The Strange Drumbeat of Mount St. Helens

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Scientists are studying a drumming sound produced by the Mount St. Helens volcano in Washington state. For the past two years, a gigantic plug of rock has been pushed up relentlessly by magma from below, creating mini-earthquakes.

MICHELE NORRIS, host:

Mount St. Helens, the volcano in Washington State that so energetically blew its top in 1980, is still erupting. It's not like a big explosive eruption, more like a steady pulsing. Scientists have been keeping an eye on it - and an ear - and they've discovered that the volcano is making a sort of rhythmic drumbeat.

NPR's Christopher Joyce has more on what scientists think is causing these subterranean sounds.

CHRISTOPHER JOYCE: They've ruled out giants or trolls drumming in some subterranean cavern. No, this is all about magma and dome building. Richard Iverson is a geoscientist at the U.S. Geological Survey in Vancouver, Washington. He says what he's been hearing is odd and puzzling.

Dr. RICHARD IVERSON (U.S. Geological Survey): These are small earthquakes that typically have occurred about once a minute and have done so repetitively for more than a year and there have been more than a million of these to date. And it's truly remarkable for earthquakes to occur in such a repetitive fashion like this.

JOYCE: Iverson and a team of earth scientists recorded the sounds of these quakes.

(Soundbite of pounding)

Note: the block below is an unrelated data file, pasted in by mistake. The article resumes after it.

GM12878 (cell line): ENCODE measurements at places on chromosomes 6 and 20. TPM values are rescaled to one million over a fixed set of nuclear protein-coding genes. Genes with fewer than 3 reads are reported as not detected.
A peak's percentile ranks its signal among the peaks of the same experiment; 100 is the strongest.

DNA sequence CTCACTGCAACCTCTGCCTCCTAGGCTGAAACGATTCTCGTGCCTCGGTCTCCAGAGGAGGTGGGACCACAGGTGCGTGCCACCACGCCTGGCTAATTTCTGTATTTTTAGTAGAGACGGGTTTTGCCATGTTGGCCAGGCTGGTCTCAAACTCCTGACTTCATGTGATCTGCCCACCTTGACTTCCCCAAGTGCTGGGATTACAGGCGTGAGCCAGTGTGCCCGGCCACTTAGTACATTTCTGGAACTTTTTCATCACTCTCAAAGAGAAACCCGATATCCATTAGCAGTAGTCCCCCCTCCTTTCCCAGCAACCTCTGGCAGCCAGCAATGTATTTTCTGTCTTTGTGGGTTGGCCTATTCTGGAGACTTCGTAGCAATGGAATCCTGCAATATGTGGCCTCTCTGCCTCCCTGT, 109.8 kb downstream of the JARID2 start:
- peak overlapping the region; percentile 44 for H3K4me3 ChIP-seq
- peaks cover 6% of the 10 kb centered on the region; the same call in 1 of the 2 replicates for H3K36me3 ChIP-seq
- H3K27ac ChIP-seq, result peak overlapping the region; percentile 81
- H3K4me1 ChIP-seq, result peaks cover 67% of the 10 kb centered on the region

JOYCE: These are actually very low frequency sounds that are difficult to hear, so the scientists have made them 60 times faster so they can analyze them.

(Soundbite of pounding)

Dr. IVERSON: What we're hearing is a record of ground vibrations just a few hundred meters from the vent where rock has been extruded from Mount St. Helens.

JOYCE: Molten rock is rising up the volcano's central conduit trying to get out. As it nears the vent at the top, it solidifies into a solid rock. In fact, a huge plug of rock some 600 feet across and half a mile high. That's twice as tall as the Empire State Building.

Dr. IVERSON: That solid rock in turn slides against and grinds against the adjacent rock forming the walls of the volcanic conduit. And what we believe we're recording with these seismometers is the ground vibration that's produced every time there's a little pulse of this sliding type motion. It's not unlike a squeaky piece of machinery. And in a sense, each one of these earthquakes represents a squeak.

JOYCE: Iverson published this hypothesis in the journal Nature this week. He says the pulsing is not something scientists have encountered before.

Dr. IVERSON: In the first few months, none of us would have predicted that it would still be going now after two years. And I think at this point, none of us are really willing to predict when it might end because it's been so stable and long lived up to the present.

JOYCE: Iverson says there's no reason to believe the volcano is likely to get violent anytime soon.

(Soundbite of banging)

JOYCE: Christopher Joyce, NPR News.

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